On The Issues

  • Crime and Drugs: Crime in our neighborhood is on the rise and we need to address this now before it gets worst, if we want to attract new businesses and residents. Each week at least 50 crimes are committed within a 5 mile radius of the center of our district ranging from burglary and robbery to aggravated assault. I do not want to see the return of the "pill-mills" and I was against the approval of a marijuana distributer in our city as I do not trust the medical industry to police the issuance of legal prescriptions. Sober houses in our district is another issue I have concerns about. One opened up at the end of my block about 10 years ago and while we have never had an issue, I was very concerned when it opened. I do believe that drug addiction is a disease and individuals need help to overcome it, but sober houses are not 100% effective and individuals who relapse during their stay pose a threat to our community. I believe in a strong approval process before they are allowed to operate in our city and strict monitoring of these establishments when they are approved.
  • Economic Development: We need to attract the right businesses to our community. Business that attract individuals who share in our community's values and can enhance our quality of life. Companies whose employees want to live in our community and patron our businesses. I fully support our business community in their effort to attract business to our city. New companies mean economic growth for the city, jobs for our citizens and revenue for our existing businesses. I am committed to working with our business leaders to strengthen our local economy by recruiting new advanced industries, assisting existing businesses, and creating new diverse employment opportunities for residents. My goal is to promote job growth and expand the local tax base while still providing a high standard of living for our resident's quality of life.
  • City's Infrastructure: The Economic Development Committee and The Deerfield Beach Chamber of Commerce are doing their best to attract new business and their employees to our city. They cannot accomplish this goal in good conscious, when our infrastructure in 50 years old. Now is the time to act, continued band-aids on the system is not sustainable. I do not endorse additional taxes or fees, but agree with the borrowing of money when it is the most advantageous to do so and understand that refinancing when financially beneficial to the city and its citizens is smart money management. Repairing the city's storm system, roads and solving beach erosion are vital to the growth of Deerfield Beach and must be done as economically responsible as possible.
  • Saving Our Groins: As you may know the city is involved in legal proceeding with the Township of Hillsboro Mile concerning the status of our groins. I feel very strongly about protecting our groins, we have proof that the groins not only protect Deerfield Beach erosion, but also Hillsboro Beach erosion. If elected I would like to open up additional lines of dialect with the Mayor Deb Tarrant of Hillsboro Beach to see if there is any possibility of the city's working together on a solution instead of continuing with the legal battle. The money both cities have spent on legal fees could have gone towards a solution instead of attorneys.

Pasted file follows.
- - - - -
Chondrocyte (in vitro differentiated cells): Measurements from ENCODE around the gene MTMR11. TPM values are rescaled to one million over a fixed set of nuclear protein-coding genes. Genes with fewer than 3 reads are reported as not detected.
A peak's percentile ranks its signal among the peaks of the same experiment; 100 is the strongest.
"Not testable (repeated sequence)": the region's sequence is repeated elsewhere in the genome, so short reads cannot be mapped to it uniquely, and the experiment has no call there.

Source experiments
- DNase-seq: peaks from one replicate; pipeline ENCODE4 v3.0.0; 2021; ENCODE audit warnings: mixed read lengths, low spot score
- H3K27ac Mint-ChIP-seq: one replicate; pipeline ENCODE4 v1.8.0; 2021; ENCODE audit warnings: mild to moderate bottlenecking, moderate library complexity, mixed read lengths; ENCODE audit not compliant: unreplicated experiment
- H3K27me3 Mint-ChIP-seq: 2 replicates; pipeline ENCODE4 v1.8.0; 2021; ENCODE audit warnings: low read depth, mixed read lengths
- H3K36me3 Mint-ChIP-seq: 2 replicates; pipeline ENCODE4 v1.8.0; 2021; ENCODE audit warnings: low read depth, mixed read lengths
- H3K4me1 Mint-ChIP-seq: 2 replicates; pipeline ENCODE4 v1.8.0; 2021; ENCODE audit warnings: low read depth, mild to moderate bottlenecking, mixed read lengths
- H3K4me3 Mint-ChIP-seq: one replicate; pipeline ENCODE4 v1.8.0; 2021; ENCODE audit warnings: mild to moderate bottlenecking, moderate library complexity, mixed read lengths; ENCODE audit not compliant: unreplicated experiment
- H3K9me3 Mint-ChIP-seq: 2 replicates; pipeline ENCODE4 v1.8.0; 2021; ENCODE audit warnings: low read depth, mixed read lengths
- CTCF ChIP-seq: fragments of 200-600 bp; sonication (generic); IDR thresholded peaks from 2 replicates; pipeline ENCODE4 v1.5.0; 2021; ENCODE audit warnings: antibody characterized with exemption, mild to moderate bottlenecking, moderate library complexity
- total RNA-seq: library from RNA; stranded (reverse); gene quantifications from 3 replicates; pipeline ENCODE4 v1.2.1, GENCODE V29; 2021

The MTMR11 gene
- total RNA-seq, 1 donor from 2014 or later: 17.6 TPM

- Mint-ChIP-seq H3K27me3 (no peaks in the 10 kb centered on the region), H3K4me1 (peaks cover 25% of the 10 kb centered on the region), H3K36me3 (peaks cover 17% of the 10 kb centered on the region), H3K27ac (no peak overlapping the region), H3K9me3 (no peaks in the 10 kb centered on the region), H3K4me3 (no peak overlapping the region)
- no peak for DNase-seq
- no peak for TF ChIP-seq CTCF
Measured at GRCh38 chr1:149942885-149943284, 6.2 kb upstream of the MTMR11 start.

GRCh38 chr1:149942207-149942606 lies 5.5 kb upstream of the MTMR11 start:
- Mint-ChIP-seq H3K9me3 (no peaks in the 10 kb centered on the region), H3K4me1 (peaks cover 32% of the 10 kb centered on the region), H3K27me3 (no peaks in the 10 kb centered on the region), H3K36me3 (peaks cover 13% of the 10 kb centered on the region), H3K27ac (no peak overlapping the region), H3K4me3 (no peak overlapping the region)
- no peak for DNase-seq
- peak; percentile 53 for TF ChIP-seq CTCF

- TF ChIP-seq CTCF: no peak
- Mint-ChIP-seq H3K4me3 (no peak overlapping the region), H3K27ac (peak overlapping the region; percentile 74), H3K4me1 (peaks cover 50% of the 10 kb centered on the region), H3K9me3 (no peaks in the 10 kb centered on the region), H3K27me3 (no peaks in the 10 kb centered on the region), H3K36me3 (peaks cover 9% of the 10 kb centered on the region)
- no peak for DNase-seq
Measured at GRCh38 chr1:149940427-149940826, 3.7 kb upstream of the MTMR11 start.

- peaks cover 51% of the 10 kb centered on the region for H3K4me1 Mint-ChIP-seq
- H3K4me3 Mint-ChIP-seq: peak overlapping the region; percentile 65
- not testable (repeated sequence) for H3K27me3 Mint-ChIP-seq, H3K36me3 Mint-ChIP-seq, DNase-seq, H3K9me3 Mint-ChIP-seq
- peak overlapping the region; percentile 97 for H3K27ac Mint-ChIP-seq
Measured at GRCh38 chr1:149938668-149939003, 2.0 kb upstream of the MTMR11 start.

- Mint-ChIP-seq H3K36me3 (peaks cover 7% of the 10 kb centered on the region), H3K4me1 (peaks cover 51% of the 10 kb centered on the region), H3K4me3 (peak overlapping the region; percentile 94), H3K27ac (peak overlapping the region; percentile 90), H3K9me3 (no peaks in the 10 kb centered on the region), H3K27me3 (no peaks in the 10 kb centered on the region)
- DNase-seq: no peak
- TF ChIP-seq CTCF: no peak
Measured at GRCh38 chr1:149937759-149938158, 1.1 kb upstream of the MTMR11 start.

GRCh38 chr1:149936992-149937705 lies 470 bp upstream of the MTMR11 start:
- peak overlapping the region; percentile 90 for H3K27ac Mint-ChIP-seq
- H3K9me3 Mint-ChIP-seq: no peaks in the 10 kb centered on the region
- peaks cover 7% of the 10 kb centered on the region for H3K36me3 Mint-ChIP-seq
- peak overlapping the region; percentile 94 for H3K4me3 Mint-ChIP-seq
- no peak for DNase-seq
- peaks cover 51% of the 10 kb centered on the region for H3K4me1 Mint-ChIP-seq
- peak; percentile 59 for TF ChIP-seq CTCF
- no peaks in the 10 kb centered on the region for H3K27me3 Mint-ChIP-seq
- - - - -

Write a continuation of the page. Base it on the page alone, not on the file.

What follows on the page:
• Beach Erosion: https://www.grangerplastics.com/sandsaver.html, is an idea I've brought to Chad Grecsek, Director of Sustainable Management and Burgess Hanson City Manager, as an additional option for protecting our beaches. We also discussed different funding options that do not involve any additional financial burdens on the citizens of Deerfield Beach. The City has established a Coastal & Waterway Division that is researching how to conserve, protect and enhance our coast. The report is due by the end of 2019. Upon its completion the report will, be presented to the citizens, county and state for consideration and funding.
  • Sand Blowing on Ocean Way: There are numerous options we can look at to resolve this issue.

Dune Vegetation - The positives with this option are that it is a natural option and is proven to work. The negatives include: if we mistakenly choose the incorrect vegetation we would not have the ability to reduce the size of the dunes as they grow, because they would be providing a sanctuary for animals. If we choose the correct vegetation, we could control the height of the respective dunes, but it would have an altering affect on our beach's landscape (after 15 - 20) years the large dunes created would block the view of the ocean from Ocean Way. One of the thigs that make our beach so appealing is the "curbe side appeal", so I'm not 100% sold on this option.

Build a Wall - This option is expensive and the upkeep would also add to the expense. In the short term the wall solves the issue, but after the sand reaches the wall height the wall actually acts like a ramp and will cause more beach erosion then no wall at all. Fort Lauderdale is stuck with their wall as it is now an iatrical part of their beaches' identity, but the wall has not resolved their beach erosion issue and its upkeep has added to Fort Lauderdale's Beach erosion expenses.

Do Nothing - This is an option, but I do not like ignoring a problem and the costs to put the displaced sand back continues to rise.

At this point I'm in favor of continuing to research alternatives and see what the Coastal & Waterway Divisions report discovers.